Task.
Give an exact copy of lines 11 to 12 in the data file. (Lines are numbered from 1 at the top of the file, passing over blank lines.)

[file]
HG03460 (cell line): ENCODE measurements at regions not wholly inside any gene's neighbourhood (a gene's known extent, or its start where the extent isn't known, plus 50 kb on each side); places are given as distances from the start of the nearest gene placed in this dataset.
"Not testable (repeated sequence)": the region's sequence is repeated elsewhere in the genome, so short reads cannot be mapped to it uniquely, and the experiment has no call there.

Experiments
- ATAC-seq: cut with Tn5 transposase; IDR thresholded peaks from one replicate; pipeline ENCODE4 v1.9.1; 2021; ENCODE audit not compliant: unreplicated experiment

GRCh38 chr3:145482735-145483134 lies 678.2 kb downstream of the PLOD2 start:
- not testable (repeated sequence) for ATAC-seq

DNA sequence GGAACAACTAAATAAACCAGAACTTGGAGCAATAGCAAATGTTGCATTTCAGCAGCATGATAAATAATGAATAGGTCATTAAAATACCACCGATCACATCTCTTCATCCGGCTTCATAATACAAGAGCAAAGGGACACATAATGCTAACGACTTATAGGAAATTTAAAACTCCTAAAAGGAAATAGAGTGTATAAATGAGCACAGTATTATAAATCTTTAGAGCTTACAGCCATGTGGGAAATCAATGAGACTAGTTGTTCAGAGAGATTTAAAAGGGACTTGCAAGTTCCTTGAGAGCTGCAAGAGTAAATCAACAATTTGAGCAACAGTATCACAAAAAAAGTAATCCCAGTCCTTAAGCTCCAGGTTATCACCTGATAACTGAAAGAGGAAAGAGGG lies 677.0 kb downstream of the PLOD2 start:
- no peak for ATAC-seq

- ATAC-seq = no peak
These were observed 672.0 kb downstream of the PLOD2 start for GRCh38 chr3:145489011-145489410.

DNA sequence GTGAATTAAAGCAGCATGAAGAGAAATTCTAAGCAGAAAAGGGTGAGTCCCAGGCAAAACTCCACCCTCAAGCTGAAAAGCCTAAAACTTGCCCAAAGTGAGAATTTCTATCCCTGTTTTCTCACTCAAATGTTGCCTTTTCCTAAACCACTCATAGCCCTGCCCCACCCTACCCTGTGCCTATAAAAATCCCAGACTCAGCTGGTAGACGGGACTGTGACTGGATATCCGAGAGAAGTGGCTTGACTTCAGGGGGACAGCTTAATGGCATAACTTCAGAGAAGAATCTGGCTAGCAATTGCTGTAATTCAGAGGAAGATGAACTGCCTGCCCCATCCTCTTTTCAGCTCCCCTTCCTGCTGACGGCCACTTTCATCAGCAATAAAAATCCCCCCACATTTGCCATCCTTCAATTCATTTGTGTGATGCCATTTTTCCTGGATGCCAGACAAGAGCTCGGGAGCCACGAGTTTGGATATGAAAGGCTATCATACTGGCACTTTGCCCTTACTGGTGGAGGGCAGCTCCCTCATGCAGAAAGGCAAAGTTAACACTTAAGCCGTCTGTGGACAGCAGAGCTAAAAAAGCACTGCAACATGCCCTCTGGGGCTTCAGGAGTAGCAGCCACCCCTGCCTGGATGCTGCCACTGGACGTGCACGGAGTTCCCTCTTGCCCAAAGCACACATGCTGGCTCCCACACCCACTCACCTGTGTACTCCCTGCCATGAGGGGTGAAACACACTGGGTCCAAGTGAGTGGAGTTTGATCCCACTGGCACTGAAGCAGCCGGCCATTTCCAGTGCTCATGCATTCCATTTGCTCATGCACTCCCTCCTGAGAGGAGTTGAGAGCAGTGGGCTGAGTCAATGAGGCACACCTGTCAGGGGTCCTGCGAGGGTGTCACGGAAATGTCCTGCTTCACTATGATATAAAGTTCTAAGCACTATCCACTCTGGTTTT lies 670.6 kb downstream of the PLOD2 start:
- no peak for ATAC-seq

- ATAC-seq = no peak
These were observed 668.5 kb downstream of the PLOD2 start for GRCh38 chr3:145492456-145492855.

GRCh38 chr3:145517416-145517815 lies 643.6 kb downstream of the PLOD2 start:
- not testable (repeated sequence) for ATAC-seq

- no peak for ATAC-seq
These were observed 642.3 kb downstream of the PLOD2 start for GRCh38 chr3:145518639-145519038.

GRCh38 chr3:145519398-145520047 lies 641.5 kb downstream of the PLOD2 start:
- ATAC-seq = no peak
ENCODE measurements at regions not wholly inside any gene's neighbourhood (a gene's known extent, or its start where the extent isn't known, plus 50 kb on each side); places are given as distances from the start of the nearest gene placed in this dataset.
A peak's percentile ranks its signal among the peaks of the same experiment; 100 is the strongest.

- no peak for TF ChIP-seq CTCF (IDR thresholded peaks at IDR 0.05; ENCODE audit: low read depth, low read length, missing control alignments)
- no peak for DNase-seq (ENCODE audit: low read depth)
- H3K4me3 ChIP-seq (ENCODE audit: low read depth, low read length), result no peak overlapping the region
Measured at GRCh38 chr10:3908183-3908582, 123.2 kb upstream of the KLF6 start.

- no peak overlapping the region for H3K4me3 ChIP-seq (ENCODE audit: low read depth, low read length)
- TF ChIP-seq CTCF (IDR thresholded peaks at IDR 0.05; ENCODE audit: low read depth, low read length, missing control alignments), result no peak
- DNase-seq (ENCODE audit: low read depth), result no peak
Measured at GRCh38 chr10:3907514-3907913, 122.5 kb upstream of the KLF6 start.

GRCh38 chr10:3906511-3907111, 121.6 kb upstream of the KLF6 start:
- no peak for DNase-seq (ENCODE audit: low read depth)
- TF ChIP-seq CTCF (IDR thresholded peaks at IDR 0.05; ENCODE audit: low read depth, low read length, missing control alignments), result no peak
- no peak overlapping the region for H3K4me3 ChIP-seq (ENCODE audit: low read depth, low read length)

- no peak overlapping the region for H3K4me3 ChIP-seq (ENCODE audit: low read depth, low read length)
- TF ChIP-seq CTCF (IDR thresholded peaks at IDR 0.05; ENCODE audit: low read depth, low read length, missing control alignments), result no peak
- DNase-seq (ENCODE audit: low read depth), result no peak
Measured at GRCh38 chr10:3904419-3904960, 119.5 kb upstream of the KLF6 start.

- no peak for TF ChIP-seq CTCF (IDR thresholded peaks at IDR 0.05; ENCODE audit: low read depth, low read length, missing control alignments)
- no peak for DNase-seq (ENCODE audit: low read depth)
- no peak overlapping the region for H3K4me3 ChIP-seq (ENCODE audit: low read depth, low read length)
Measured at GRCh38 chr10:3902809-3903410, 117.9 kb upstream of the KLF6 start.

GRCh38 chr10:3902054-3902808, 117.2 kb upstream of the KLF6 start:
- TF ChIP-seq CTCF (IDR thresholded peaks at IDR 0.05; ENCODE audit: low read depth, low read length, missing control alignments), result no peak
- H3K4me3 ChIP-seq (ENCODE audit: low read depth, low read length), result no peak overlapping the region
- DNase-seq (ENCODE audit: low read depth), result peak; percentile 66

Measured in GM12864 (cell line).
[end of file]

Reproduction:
DNA sequence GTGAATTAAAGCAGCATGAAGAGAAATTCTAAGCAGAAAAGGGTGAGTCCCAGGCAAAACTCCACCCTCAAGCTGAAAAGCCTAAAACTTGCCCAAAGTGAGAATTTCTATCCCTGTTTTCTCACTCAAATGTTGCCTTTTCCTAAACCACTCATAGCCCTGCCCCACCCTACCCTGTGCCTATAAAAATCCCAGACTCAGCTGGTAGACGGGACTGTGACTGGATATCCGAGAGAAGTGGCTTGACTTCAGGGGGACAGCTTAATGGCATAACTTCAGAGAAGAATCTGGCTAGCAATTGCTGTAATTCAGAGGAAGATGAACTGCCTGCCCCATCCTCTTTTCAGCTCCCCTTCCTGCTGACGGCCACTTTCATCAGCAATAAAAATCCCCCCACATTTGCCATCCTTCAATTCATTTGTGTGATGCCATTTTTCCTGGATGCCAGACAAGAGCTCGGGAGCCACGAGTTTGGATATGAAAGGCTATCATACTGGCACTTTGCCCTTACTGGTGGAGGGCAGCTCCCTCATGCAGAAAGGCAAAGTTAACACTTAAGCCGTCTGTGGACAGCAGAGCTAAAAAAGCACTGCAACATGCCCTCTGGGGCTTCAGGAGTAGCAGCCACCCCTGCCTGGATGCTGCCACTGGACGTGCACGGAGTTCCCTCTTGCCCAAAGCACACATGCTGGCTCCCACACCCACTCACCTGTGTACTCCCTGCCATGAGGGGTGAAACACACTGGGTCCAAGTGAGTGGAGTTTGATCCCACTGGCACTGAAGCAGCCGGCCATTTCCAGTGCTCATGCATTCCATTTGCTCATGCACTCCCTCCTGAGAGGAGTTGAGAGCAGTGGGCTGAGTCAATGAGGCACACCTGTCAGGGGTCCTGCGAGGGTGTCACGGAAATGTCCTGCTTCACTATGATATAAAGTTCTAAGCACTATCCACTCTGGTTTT lies 670.6 kb downstream of the PLOD2 start:
- no peak for ATAC-seq